In this episode of the MadTech Podcast, Jonathan Wise, co-founder of Purpose Disruptors, joins ExchangeWire's research lead Mat Broughton and editorial lead Mariam Ahmad to discuss alleged greenwashing by water bottle producers, Apple's sustainability marketing, and Meta's restrictions on political ads made with AI.
PET greenwashing row: Coca-Cola, Danone and Nestlé face legal action over recyclability claims
The European Consumer Organisation (BEUC), backed by environmental groups Client Earth and Environmental Coalition on Standards (ECOS), has taken action against major water bottle producers, such as Coca-Cola, Danone and Nestlé Waters/Nestlé, for alleged greenwashing.
What role can regulatory bodies play in ensuring that environmental claims in advertising are transparent and truthful, and what impact might this have on the industry?
Are companies’ green pledges the real deal or full of empty promises?
Last month, Apple released its "Mother Nature" campaign, examining its approach to marketing sustainability. The campaign highlighted Apple's claims of using "100% renewable electricity" and achieving "carbon neutrality," but critics have pointed out inconsistencies and potential greenwashing.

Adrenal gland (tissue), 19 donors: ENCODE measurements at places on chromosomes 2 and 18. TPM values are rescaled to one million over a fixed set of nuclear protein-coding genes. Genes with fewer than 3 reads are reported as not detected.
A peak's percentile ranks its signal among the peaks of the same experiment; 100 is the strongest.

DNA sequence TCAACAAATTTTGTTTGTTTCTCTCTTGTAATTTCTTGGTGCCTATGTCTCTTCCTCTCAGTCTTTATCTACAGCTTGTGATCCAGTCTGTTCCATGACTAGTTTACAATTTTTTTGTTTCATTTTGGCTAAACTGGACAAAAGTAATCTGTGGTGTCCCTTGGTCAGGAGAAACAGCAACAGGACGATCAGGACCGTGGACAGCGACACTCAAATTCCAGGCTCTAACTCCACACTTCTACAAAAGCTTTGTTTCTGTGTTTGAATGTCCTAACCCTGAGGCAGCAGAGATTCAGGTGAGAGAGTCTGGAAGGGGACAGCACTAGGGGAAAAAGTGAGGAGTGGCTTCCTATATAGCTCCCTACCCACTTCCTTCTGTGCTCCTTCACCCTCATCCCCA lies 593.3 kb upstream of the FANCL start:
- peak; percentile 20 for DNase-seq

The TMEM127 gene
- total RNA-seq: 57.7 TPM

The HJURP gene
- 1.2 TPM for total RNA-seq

How does Apple's eco-themed 'Mother Nature' campaign reflect the complexities of marketing sustainability in the corporate world?
Meta restricts some AI use in political ads ahead of 2024 election
Meta has announced restrictions on the use of AI in political advertisements on its platforms, including Facebook and Instagram, ahead of the 2024 election.
Starting next year, advertisers will be required to disclose when AI or other digital methods are used to create or alter political, social, or election-related content. This policy aims to add transparency to the use of generative AI tools, which have become increasingly popular in the advertising world. Meta will also implement labels for some digitally altered ads and reject those that lack proper disclosures.
What are the potential challenges and opportunities for marketers in adapting to these new transparency requirements for AI-generated or altered political content on platforms like Facebook and Instagram?